5 ways to harness the news agenda for your B2B advantage
Tapping into topical issues has the potential to supercharge B2B marketing and engagement.
Many of us head straight to the news headlines when we wake up in the morning.
From geopolitics to weather events and what’s trending on social media, it’s important both to stay informed and to see what’s grabbing the attention of global audiences.
Capturing this interest and harnessing it to engage people – otherwise known as ‘newsjacking’ – is a tried and tested way to supercharge your marketing strategy and put your content in front of a wider demographic. More than 40% of respondents said they feel connected to companies that create and participate in relevant conversations online, according to Sprout Social. But it’s not as easy as it seems and can be fraught with risk – of hitting the wrong note, appearing clumsy or too political, or upsetting your stakeholders.
Here are five ways to make sure your B2B newsjacking capitalises on the biggest stories of the day, drives traffic to your brand and underlines your core messaging.
Use polls and ask questions
Gathering information and canvassing opinion is one of the easiest ways to foster engagement – and sharing ideas from the latest news stories affecting your industry can help you take the temperature of the issues of the day.
Property companies could ask their followers what they think of the latest house price data, or where’s a good place to invest. Tech companies could canvass opinion on what emerging innovations are going to be the biggest game-changers in the coming year.
For B2B clients, this also means listening to what’s being said about your industry and what problems your customers are facing – and being ready to comment or explain what your business is doing in this area.
For example, news that the cost of living is rising can be used to promote a survey on people finding innovative ways to generate income – and to reinforce your messages on long-term financial planning, like insurance firm Aviva did here:
1 in 5 Brits have started a 'side hustle' since March 2020. 💰
Almost one in six claim to earn upwards of £1,000 per month, but what drove the rise of the side hustle, what is the most popular venture and how is that extra income being spent? https://t.co/WiStY6NYav pic.twitter.com/ZKiGwRnZAl
— Aviva plc (@avivaplc) June 13, 2022
Harness keywords to refresh content you already have
Refreshing your evergreen content to relate to a news event can help remind people of what you do and how your business relates to current events, keeping you on their radar.
If you have an idea of what people are searching for online, you can check search keywords and phrases and update your material to extend the reach of the content you’ve already created. A short topical video or blog – like this one, which explains how to protect children from air pollution – can sit on your site and be refreshed when new government guidance or policies come out.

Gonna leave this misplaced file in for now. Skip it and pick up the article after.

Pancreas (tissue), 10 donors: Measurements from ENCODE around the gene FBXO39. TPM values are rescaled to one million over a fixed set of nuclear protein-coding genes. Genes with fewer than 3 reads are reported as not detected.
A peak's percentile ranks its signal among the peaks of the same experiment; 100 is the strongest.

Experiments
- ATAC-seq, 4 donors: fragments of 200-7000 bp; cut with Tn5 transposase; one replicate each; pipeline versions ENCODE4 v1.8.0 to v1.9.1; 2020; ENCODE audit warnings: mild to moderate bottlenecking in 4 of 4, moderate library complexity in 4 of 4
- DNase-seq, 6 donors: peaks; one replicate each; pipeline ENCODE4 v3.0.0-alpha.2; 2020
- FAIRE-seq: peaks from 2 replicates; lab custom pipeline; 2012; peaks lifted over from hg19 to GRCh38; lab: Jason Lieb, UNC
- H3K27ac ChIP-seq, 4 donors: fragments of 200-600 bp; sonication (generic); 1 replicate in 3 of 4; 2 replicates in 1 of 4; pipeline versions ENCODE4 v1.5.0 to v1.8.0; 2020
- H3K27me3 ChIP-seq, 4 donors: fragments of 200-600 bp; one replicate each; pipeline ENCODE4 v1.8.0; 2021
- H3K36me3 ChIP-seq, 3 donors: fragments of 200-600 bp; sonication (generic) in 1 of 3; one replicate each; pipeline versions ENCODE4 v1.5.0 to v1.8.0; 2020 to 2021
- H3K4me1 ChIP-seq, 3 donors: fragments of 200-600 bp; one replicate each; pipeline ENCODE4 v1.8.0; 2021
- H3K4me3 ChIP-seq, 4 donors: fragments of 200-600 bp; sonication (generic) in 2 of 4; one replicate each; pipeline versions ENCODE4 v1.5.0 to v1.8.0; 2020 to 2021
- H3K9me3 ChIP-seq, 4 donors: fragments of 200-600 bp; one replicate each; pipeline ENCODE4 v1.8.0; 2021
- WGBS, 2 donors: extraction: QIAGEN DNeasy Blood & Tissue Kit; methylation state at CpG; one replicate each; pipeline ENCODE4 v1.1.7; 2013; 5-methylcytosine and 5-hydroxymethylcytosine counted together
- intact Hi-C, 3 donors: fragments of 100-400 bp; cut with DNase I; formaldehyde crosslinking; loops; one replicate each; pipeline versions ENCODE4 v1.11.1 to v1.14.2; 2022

Keep your customer’s values front of mind
What does your customer want, how does that relate to you, and how does the news story theme link to that?
These are the questions you need to answer before you decide to act on a relevant news story. But be aware that people are often looking for a response. A 2022 survey from Edelman discovered that people felt more affiliated to brands that engage with the big issues of the day than to those that don’t.
How your business responds to major news events will affect how people perceive your brand. Source: Edelman Trust Barometer
Sharing or commenting on the news stories that your customers care about also demonstrates a deep understanding of the wider industry context, as well as company purpose and values that stretch beyond self-interest.
Set up alerts and be fast
Work out the best Google Alerts and social media monitoring tools to alert you when relevant stories break in your industry and respond as fast as you can.
That doesn’t have to mean a full-blown written response to the news – your company could comment in a one-sentence tweet, a short LinkedIn post or via a social video that comes from your bank of evergreen content.
Even if you decide not to comment on a particular news story for your industry, staying in tune with topical events will help spark creativity and may provide a jumping off point for content ideas that come to fruition at a later date.
Know when to hold back
It’s also important to think about and understand when to hold back. In a rapidly evolving story, something that looks appealing to your brand could quickly turn sour. Avoid tragedies and bad news, or anything that might seem clunky or clumsy when it translates to social media.
Maintain a positive tone when events involve your industry or your competitors – don’t openly criticise specific organisations or people, as this risks reflecting badly on your own business and can seem petty.
Research shows that tapping into the zeitgeist can be a productive and profitable way to engage with your stakeholders and that harnessing the news flow will make your brand appear relevant and up-to-date in the industry space.
Our pointers can help ensure messaging that looks contemporary and fresh, supporting your corporate goals and driving brand engagement.
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About the author: Briony Harris is the Head of Editorial at Formative Content. You can connect with her on LinkedIn here.
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